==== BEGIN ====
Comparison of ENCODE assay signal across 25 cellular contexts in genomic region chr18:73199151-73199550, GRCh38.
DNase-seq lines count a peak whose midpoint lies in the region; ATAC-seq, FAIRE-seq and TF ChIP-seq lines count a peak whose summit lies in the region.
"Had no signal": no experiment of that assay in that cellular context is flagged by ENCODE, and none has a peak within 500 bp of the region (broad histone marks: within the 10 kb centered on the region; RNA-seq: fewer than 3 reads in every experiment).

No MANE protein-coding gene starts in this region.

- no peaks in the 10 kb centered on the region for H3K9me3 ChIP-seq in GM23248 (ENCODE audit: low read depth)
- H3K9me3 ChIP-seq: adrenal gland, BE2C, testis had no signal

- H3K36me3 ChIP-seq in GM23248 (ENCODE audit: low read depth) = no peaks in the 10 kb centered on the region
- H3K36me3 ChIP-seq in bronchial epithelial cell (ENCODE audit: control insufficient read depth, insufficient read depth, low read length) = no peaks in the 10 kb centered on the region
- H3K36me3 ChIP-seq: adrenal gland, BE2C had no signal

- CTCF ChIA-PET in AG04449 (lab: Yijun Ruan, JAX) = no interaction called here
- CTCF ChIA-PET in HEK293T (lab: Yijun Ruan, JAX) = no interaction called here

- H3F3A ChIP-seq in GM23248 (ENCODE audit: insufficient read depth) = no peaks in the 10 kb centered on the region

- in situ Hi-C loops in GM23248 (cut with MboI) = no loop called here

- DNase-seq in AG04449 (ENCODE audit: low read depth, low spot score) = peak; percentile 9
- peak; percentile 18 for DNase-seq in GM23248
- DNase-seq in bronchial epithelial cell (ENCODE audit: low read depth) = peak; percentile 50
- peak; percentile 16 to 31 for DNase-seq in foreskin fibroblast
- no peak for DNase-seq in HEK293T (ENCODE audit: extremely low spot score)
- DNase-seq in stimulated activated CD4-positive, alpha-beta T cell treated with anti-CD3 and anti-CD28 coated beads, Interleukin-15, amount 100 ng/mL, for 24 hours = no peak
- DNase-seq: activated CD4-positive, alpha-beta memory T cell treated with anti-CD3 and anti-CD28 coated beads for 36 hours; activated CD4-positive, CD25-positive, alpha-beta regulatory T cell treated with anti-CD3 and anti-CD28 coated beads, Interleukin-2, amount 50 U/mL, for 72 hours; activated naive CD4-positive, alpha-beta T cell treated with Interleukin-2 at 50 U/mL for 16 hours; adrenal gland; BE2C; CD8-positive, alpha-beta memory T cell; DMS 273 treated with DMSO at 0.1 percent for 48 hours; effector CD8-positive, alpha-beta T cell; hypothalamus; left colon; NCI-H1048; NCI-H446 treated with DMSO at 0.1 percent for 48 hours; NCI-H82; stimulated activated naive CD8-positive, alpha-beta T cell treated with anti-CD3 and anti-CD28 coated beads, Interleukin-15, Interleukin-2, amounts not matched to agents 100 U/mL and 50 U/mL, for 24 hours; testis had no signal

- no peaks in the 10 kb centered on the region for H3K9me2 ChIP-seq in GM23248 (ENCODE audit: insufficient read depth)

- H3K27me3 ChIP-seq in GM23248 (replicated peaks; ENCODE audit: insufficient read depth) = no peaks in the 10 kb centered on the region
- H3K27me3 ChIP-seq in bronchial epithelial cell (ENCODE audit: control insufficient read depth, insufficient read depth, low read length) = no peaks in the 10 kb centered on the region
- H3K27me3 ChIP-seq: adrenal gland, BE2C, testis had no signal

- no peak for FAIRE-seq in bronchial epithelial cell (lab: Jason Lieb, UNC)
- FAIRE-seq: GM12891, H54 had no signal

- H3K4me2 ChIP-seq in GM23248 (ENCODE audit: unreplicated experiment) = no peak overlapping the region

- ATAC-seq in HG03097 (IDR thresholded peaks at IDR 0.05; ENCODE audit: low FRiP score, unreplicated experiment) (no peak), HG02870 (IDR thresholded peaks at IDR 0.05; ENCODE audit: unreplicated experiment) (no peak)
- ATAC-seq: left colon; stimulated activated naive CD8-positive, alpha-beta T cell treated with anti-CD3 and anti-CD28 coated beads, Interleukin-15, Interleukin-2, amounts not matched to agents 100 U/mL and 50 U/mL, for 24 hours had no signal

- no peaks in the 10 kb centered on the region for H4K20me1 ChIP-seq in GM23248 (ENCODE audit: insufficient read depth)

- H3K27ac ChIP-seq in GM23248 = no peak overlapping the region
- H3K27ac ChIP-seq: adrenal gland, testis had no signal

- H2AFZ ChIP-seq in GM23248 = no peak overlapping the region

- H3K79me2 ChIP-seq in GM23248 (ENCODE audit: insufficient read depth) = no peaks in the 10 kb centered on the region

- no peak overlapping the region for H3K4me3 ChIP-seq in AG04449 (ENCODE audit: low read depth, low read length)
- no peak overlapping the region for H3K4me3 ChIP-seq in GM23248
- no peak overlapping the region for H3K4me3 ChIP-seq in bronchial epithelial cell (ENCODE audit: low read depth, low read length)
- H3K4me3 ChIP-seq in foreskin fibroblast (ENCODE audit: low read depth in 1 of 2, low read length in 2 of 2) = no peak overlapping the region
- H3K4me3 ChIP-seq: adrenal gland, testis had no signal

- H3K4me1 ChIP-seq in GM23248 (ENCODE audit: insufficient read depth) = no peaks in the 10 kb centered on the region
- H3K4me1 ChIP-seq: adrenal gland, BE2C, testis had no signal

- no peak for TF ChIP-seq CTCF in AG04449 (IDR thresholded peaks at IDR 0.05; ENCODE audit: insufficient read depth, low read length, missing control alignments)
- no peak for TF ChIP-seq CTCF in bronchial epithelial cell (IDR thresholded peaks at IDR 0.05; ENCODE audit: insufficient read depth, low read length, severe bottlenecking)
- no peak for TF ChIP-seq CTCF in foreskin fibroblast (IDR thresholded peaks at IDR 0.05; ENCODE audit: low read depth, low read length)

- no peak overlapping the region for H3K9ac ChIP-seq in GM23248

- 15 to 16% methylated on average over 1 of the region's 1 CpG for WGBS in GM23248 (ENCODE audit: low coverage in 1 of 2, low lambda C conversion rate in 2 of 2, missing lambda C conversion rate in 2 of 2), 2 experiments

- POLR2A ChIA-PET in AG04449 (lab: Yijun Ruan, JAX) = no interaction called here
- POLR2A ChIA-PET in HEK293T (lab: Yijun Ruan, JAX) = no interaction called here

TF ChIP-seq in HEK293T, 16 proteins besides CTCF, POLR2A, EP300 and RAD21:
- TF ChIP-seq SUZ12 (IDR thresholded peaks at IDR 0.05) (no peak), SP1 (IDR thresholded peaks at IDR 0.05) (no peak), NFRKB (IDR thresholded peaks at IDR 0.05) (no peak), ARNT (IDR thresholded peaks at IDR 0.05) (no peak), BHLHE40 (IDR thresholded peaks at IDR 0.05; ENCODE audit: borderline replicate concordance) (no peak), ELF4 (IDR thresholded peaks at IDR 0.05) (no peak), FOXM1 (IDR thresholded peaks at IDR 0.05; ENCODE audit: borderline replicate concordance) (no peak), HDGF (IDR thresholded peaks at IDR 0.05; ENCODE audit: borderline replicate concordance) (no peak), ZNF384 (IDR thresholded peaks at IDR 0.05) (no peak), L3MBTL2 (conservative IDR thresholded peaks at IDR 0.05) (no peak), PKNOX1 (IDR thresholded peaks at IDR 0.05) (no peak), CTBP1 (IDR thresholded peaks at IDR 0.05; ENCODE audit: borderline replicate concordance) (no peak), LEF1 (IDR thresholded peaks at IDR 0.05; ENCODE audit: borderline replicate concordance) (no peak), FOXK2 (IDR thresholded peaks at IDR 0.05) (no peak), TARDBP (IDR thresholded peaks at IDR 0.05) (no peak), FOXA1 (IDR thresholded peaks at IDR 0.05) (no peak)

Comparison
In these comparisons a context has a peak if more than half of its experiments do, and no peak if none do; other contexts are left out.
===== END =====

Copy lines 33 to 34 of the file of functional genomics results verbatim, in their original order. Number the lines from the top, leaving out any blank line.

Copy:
- H2AFZ ChIP-seq in GM23248 = no peak overlapping the region

- H3K79me2 ChIP-seq in GM23248 (ENCODE audit: insufficient read depth) = no peaks in the 10 kb centered on the region